Richard K. Norton is a professor of urban and regional planning at the University of Michigan’s Taubman College of Architecture and Urban Planning. He also holds a joint appointment as a professor in the Program in the Environment through U-M’s College of Literature, Science, and the Arts and School for Environment and Sustainability. Norton teaches and conducts research in the areas of planning law, sustainable development, land use and environmental planning, and coastal area management. Most of his research has focused on the challenges of managing coastal shorelands along the Laurentian Great Lakes. He also contributes actively to public service through community-engaged research and teaching, and by serving on the planning law committee of the Michigan Association of Planning (MAP). In that role, he has taken the lead in preparing draft legislation for the Michigan Legislature to reform the state’s planning and zoning enabling laws. He has also written friend-of-the-court appellate briefs to the Michigan Court of Appeals, the Michigan Supreme Court, and the U.S. Court of Appeals for the 6th Circuit on behalf of the American Planning Association and MAP regarding planning and zoning disputes in the state. Prior to completing his graduate studies, Norton worked in professional practice as a consulting environmental policy analyst and planner in Washington, D.C., and San Francisco.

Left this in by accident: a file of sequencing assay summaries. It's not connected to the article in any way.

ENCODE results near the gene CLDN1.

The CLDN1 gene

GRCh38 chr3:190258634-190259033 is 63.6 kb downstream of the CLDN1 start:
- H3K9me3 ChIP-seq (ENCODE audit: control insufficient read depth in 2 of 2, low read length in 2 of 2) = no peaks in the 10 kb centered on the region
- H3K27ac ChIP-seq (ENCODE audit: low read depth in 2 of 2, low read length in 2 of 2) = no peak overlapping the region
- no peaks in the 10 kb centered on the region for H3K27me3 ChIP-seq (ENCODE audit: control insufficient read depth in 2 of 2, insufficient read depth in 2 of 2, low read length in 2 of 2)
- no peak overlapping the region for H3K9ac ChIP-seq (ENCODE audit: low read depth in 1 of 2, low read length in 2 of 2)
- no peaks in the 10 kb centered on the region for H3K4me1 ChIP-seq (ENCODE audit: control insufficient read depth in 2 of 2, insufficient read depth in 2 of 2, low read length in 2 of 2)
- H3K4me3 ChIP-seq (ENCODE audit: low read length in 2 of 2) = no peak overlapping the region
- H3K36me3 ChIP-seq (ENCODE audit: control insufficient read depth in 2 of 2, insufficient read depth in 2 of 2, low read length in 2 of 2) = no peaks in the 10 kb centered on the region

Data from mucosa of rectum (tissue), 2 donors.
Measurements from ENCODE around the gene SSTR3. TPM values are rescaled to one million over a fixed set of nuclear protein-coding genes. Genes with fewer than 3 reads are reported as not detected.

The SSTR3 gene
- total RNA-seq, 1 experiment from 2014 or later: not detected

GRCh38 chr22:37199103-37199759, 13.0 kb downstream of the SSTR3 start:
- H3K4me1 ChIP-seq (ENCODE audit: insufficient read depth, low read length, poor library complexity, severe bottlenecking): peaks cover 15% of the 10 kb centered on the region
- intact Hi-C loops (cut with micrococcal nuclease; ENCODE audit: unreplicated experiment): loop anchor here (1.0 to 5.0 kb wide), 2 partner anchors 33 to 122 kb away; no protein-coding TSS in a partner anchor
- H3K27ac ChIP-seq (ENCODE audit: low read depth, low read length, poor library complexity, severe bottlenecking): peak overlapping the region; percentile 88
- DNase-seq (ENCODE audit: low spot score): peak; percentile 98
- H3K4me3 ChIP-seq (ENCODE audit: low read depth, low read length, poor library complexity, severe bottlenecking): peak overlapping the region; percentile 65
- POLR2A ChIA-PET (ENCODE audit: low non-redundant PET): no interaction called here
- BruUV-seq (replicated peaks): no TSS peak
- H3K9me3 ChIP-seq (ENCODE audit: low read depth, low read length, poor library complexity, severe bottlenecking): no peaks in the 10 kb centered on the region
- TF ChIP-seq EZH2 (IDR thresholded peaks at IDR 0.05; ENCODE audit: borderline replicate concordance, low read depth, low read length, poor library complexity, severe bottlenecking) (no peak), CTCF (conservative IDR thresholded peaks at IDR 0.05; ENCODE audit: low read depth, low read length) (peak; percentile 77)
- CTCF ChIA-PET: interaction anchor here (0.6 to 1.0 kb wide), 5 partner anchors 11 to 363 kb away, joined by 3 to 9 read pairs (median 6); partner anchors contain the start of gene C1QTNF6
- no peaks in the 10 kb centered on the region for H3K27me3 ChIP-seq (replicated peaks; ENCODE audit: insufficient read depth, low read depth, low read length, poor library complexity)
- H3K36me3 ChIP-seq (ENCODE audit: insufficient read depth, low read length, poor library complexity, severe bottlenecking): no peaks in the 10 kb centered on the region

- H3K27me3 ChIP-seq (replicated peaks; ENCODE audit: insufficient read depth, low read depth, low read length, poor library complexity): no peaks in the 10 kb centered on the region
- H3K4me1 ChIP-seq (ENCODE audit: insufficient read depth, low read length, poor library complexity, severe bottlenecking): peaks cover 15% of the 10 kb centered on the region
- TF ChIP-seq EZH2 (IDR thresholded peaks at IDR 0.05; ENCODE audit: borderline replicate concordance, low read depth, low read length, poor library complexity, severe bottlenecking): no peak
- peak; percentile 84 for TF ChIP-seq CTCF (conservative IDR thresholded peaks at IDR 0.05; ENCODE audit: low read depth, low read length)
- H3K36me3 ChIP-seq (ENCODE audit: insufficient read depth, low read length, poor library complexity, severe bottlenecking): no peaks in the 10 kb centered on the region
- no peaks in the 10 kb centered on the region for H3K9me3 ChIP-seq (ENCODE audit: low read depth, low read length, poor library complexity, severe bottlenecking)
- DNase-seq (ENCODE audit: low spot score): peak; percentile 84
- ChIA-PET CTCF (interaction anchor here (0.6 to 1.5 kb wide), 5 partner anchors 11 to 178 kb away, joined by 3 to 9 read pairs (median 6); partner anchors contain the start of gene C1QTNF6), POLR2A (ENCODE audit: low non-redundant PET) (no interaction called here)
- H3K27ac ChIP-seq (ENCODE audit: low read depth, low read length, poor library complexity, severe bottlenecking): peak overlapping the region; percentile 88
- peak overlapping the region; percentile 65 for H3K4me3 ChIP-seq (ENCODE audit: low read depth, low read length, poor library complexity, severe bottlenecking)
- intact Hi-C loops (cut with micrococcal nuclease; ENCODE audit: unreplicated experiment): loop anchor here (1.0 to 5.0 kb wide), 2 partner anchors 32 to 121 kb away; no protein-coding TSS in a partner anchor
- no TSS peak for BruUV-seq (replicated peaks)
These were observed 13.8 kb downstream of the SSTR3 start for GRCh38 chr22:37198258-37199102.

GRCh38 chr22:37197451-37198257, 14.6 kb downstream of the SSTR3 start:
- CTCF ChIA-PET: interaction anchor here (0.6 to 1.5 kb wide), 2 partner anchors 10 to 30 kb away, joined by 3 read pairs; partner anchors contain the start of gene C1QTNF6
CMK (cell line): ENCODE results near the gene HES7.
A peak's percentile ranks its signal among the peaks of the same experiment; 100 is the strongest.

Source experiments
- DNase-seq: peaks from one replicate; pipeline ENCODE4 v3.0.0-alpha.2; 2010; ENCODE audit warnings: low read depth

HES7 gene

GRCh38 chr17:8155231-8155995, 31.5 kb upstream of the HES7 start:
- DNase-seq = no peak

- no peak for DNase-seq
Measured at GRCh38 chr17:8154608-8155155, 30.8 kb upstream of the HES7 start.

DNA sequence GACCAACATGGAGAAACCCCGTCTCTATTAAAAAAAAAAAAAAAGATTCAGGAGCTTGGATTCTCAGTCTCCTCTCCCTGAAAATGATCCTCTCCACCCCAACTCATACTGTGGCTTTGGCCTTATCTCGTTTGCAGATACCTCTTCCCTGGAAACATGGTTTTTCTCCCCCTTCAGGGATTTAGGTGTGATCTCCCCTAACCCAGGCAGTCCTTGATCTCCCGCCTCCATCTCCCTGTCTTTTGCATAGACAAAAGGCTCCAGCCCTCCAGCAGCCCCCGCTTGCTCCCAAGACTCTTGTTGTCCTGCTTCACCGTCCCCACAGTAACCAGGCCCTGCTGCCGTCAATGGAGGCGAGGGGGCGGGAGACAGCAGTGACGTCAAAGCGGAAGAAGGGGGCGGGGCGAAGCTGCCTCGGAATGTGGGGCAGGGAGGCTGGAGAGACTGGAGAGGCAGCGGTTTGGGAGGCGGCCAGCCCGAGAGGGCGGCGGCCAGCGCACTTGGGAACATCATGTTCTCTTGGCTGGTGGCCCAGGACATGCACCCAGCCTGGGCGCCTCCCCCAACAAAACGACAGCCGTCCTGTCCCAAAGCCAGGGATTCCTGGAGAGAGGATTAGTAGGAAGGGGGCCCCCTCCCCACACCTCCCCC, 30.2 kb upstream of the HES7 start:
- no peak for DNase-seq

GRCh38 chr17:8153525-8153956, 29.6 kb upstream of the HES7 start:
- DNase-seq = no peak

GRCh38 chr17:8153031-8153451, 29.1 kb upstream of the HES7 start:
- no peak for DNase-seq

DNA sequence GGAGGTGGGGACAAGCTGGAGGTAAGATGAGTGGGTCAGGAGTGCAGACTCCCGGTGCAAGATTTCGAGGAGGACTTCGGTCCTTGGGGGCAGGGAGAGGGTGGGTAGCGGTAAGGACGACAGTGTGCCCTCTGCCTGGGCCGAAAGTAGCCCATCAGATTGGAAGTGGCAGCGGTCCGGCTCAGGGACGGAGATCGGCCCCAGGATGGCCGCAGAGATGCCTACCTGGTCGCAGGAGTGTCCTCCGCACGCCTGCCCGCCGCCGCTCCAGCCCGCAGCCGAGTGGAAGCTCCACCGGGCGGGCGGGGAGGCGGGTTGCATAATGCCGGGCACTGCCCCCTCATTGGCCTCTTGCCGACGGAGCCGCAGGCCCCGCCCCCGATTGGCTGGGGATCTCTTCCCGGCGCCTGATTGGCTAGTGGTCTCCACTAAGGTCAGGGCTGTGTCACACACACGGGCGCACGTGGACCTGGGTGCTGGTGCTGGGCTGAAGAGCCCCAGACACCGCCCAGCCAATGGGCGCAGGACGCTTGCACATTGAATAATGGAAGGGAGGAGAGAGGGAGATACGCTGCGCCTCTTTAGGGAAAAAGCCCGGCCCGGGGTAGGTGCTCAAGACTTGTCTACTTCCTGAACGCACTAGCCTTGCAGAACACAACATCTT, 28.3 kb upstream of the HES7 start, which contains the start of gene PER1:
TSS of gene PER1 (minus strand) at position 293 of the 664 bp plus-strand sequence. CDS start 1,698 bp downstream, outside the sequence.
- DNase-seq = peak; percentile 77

He earned his Ph.D. in city and regional planning and his J.D. at the University of North Carolina, Chapel Hill, along with master’s degrees in public policy studies and environmental management from Duke University.